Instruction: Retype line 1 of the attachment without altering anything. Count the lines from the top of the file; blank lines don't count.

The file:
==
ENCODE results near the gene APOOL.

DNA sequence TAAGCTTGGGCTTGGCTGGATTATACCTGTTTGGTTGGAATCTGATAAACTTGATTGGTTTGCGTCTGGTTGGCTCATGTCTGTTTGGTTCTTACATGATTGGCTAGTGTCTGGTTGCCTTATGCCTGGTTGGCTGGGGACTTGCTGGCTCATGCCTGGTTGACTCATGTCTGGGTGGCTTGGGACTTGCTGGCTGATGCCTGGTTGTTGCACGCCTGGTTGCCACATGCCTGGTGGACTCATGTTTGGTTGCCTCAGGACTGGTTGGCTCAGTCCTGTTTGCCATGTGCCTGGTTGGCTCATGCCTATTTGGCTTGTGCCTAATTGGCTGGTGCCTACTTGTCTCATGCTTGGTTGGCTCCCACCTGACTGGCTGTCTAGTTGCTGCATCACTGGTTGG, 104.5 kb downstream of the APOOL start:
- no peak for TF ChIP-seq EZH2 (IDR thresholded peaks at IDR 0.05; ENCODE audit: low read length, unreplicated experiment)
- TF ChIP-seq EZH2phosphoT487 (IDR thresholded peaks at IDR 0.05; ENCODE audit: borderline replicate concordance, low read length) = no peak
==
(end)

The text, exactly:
ENCODE results near the gene APOOL.